But Carkeet, the author of "I Been There Before" and "The Full Catastrophe," set out to make lemonade from the overripe, sour fruit of the book. The result is a book called "Campus Sexpot" (University of Georgia Press), a work that starts out as humorous critique and becomes a thoughtful small-town reminiscence and memoir.

Carkeet had already written a series of personal essays for a magazine. But in his mind he "felt the urge to do something bigger," he says. "The Koby book had always been in the back of my mind."

Looking for 'good parts'

Carkeet's "Campus Sexpot" begins with a series of passages from Koby's book, with Carkeet offering witty evaluations and personal asides.

The author was 15 when the original "Campus Sexpot" came out, and he remembers his underclassman self well. He was a short kid, hapless football player and sufferer of occasional hormonal frenzies. (Indeed, that's Carkeet on the cover of his own book, standing on a chair to kiss a mysterious older student.) He was a good student -- one of the school's academic leaders -- and the son of the town judge; but he was also a teenage boy, blazing through Koby's book looking for the "good parts." (The sex, of course.)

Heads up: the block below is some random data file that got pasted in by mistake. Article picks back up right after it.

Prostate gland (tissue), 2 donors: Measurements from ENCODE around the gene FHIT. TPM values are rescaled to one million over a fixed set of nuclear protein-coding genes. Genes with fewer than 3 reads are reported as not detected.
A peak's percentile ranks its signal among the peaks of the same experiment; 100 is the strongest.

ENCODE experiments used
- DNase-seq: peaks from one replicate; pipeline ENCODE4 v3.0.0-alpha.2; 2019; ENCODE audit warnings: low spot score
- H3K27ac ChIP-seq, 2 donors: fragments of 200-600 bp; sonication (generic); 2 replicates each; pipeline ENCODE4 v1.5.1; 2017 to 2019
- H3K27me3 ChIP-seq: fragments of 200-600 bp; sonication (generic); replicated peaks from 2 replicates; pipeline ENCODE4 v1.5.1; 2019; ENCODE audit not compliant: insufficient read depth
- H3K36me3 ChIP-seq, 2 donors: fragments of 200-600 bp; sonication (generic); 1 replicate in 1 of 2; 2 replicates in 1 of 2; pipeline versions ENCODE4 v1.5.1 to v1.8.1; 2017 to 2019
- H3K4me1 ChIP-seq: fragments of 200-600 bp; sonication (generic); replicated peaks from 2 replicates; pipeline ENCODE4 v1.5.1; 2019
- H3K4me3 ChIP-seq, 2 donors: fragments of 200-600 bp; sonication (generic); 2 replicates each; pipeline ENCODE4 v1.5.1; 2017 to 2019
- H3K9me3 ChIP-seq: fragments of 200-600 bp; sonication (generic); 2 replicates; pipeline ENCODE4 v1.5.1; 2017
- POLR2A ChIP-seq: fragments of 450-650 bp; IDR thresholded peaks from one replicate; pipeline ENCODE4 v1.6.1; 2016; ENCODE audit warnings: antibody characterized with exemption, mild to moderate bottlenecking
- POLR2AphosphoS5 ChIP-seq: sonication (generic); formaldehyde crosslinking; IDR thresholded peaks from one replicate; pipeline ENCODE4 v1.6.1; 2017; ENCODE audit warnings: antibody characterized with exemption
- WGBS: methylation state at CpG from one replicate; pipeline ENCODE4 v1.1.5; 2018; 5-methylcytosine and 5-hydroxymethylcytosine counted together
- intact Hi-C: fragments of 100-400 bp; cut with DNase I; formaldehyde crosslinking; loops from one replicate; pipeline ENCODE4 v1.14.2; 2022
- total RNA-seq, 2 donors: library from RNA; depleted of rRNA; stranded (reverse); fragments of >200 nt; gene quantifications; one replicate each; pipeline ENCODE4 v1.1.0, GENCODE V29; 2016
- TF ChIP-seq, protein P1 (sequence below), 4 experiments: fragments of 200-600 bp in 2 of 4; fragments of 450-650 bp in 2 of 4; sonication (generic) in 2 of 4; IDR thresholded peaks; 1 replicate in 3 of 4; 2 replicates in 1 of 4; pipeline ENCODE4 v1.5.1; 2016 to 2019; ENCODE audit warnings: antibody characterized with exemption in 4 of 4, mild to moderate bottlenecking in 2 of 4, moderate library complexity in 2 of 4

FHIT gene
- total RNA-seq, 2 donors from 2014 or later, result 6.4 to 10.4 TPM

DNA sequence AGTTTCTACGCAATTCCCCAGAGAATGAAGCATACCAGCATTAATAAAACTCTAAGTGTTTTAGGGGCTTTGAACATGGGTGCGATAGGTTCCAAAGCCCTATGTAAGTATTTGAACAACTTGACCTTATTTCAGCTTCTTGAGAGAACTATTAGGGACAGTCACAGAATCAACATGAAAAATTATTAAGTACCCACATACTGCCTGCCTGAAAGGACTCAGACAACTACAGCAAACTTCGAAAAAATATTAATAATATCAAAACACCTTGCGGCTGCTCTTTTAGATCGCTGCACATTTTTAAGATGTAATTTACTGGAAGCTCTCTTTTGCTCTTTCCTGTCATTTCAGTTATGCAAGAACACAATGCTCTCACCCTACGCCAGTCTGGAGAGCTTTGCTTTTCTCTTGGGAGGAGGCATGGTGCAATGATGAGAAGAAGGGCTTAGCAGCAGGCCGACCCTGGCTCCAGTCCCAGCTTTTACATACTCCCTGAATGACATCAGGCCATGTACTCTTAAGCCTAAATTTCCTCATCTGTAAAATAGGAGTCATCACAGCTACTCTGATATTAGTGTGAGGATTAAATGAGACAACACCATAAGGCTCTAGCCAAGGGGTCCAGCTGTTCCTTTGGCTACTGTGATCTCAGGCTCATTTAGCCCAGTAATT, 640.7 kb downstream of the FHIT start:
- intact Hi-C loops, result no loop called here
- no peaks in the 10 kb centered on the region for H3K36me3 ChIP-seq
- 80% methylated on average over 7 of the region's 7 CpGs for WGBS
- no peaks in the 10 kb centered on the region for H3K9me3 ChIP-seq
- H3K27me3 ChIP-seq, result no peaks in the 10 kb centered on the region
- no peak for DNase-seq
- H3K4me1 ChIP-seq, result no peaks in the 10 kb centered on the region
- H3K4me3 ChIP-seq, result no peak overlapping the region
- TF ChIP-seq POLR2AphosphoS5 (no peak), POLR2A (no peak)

But in Carkeet's "Campus Sexpot," the search for Koby's "good parts" -- that is, well-written sentences and a sense of story -- give way to something more. The adult Carkeet contrasts Koby's portrait of the barely disguised town with the real thing, offers about his own memories of early-'60s Sonora, and then goes in search of Koby himself: the man and what he represents.